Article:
Fionn MacColla

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Fionn Mac Colla (born Thomas Douglas MacDonald; 4 March 1906 – 20 July 1975) was a Scottish novelist closely connected to the Scottish Renaissance. Although he wrote in English, he was very interested in Scottish Gaelic language and culture and campaigned for it to return to, what he perceived to be, its rightful place in the Scottish mainstream, he was a good personal friend of Hugh MacDiarmid and Helen Cruickshank.


Mac Colla was born in Montrose to Donald and Jessie Macdonald (née Anderson Douglas), his father was a native Gaelic speaker, and it is from his father that MacColla was made aware of the language as a young boy. As a child, Mac Colla's family were Plymouth Brethren, although he converted to Roman Catholicism in later life.

After graduating first in the country for his teaching exams, Mac Colla was appointed headmaster of Laide Public school in Wester Ross at the age of 19; the following year he left for Palestine to teach history for a school run by the United Free Church. He remained in Palestine for 3 years, before returning to Scotland permanently in 1929.

Mac Colla was a founding member of the National Party of Scotland from its birth in 1928[1], he was a close friend of the artist Edward Baird, also a member of the National Party of Scotland, who portrayed him, wearing a nationalist quasi-military uniform in Portrait Of A Young Scotsman[2], acquired by the National Galleries of Scotland in 2011. According to Martin Hopkinson, "It was James Whyte, a St Andrews-based American supporter of the Nationalists and patron of contemporary Scottish art and culture, who bought Baird's portrait of Mac Colla, a painting that has sadly disappeared." [3]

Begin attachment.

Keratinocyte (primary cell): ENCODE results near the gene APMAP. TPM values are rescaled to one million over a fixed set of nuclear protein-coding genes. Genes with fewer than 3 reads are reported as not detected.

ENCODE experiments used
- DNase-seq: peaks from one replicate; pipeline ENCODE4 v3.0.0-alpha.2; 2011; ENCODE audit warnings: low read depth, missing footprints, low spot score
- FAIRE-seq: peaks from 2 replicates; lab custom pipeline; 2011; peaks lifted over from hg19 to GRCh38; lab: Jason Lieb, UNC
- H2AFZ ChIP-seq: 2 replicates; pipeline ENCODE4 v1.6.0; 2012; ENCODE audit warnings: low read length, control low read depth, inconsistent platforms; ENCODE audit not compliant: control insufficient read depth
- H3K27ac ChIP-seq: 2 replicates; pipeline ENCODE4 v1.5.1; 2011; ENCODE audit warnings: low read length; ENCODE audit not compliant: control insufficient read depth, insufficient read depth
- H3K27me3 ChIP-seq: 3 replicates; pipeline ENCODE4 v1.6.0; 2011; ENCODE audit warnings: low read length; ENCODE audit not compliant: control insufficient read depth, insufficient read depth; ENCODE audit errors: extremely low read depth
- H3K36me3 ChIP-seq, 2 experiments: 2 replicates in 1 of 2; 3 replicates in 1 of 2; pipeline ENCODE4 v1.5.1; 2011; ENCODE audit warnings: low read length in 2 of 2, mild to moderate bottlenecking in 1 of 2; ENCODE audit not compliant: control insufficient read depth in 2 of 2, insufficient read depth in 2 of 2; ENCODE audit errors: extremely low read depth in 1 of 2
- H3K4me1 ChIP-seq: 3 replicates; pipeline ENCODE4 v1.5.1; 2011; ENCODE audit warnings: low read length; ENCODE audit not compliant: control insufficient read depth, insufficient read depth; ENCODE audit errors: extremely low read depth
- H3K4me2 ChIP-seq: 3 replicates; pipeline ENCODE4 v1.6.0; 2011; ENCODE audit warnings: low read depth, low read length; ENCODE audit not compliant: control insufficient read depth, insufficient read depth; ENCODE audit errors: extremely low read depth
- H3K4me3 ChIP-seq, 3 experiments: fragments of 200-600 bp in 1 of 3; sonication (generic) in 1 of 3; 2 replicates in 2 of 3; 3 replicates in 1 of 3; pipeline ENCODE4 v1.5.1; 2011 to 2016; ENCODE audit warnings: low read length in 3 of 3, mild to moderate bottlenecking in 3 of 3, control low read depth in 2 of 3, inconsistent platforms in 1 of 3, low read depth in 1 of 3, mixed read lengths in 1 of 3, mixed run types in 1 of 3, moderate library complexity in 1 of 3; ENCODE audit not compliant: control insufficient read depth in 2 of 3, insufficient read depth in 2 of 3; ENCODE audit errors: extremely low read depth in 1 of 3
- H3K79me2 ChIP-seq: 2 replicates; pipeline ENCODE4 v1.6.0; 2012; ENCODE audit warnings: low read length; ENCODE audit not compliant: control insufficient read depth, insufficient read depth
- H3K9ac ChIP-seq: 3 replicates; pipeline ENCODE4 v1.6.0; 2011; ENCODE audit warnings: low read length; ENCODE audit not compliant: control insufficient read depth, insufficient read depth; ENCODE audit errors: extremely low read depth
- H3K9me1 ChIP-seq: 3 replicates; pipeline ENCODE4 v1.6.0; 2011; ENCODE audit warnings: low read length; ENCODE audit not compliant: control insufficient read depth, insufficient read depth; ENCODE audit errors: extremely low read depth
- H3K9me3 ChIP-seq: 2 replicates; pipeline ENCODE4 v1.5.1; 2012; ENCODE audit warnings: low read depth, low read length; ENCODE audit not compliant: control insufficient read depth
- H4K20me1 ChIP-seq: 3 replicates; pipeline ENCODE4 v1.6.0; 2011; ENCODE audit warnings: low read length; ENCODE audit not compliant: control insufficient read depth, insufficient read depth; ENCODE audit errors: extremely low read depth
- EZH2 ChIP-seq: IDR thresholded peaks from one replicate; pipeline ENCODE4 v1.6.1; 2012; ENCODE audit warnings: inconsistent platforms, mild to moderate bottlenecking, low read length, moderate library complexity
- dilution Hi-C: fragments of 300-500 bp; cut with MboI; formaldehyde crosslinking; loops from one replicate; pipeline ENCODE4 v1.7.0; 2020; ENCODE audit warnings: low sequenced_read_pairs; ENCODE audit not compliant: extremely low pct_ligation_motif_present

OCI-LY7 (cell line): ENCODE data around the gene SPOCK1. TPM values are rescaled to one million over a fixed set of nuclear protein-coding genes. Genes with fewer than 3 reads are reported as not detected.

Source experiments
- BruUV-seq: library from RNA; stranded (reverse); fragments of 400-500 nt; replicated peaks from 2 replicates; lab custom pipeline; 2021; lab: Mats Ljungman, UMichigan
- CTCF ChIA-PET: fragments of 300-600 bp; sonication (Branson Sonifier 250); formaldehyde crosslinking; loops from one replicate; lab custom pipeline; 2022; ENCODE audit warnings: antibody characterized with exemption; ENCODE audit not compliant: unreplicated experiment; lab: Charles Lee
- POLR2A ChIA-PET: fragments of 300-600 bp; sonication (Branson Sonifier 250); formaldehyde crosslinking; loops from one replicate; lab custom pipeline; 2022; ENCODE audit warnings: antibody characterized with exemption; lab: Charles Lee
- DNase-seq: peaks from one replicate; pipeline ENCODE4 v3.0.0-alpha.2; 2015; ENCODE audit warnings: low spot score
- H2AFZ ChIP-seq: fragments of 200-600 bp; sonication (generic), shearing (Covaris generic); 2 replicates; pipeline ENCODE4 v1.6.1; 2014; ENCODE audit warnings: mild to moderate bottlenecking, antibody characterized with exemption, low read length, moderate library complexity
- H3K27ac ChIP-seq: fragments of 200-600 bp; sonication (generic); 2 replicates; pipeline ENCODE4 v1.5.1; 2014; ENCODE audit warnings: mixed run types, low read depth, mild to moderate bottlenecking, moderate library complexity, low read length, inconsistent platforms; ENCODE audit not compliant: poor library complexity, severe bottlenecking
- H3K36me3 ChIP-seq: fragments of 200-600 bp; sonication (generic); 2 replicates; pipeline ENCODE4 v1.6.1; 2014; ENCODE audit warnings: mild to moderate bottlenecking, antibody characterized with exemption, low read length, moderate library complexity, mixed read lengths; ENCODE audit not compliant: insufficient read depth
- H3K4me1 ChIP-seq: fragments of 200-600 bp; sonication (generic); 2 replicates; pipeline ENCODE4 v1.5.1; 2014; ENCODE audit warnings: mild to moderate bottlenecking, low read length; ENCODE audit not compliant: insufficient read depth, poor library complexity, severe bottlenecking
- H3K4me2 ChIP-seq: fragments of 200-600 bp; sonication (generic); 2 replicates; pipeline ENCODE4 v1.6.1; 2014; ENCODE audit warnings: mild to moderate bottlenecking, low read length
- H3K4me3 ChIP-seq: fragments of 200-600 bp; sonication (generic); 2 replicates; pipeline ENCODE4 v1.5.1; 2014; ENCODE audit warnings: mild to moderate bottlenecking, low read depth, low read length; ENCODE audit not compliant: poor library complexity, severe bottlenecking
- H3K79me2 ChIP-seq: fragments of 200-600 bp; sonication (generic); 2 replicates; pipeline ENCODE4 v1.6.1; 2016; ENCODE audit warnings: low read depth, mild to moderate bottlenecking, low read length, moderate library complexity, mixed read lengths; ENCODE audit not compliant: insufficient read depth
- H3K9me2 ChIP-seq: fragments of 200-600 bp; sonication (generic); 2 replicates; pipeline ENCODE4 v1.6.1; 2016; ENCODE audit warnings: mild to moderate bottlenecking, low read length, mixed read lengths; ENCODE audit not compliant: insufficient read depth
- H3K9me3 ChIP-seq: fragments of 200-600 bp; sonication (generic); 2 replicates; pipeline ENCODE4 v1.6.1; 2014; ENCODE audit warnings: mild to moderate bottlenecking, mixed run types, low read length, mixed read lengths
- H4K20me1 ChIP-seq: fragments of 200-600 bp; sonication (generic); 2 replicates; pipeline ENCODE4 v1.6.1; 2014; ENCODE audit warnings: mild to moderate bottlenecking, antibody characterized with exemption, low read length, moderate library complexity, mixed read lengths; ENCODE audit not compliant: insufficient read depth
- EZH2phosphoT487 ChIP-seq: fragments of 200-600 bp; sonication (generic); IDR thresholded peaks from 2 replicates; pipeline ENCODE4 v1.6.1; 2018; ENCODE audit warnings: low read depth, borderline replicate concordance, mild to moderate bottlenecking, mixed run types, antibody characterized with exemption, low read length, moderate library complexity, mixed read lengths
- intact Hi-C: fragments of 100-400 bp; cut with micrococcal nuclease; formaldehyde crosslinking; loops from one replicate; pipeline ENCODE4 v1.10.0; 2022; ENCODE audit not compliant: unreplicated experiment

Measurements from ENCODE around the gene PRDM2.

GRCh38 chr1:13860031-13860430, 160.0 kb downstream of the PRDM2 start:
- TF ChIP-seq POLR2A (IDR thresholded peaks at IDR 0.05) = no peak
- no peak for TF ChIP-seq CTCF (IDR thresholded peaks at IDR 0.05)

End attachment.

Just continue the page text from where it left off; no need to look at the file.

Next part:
His best known novels are The Albannach and And the Cock Crew. And the Cock Crew takes its title from the gospel story of Peter the disciple who ended up denying and thus betraying Jesus; the protagonist is a minister in a Highland parish, Sachari, whose congregation is being cleared. The Albannach has a modern (20th century) setting, and makes wry comments on contemporary Gaelic, and general Scottish attitudes. Fionn Mac Colla is commemorated in Makars' Court, outside The Writers' Museum, Lawnmarket, Edinburgh.

After nearly 20 years living in the Western Isles, Mac Colla returned to Edinburgh where he died of heart failure in Edinburgh Royal Infirmary on 20 July 1975.[4]

Selections for Makars' Court are made by The Writers' Museum; The Saltire Society; The Scottish Poetry Library.


  • The Albannach (1932)
  • And the Cock Crew (1945)
  • "Mein Bumpf" in Essays on Fionn Mac Colla, edited by David Morrison (1973) - autobiographical essay and non-fiction. "Bumpf" is a Scottish word referring to screeds of paper or useless possessions and is a satirical pun on Hitler's autobiography.
  • Ro Fhada Mar So a tha Mi (Too Long in this Condition) (1975) - Autobiography
  • Scottish Noel (1958).
  • At the Sign of the Clenched Fist - (1967). Philosophical Polemic
  • The Ministers (1979).
  • Move Up, John (1994).
  • Ane Tryall of Heretiks (play, Edinburgh Festival 1963).

Some of his articles and other works can be found in contemporary magazines of Scotland such as Catalyst.


  1. ^ Macdonald, Iain (2013). The life and work of Fionn Mac Colla: determining a Gaelic experience (PhD thesis). University of Glasgow.
  2. ^ "Portrait of a Young Scotsman: Fionn MacColla [Fionn MacColla], 1906 - 1975". National Galleries of Scotland. Retrieved 2 May 2019.
  3. ^ Hopkinson, Martin (2004). "Review of Portrait of a young Scotsman, a life of Edward Baird 1904-1949". The British Art Journal. 5 (2): 98. ISSN 1467-2006. JSTOR 41615302.
  4. ^ "Death of Scots author". The Glasgow Herald. 22 July 1975. p. 6. Retrieved 14 April 2018.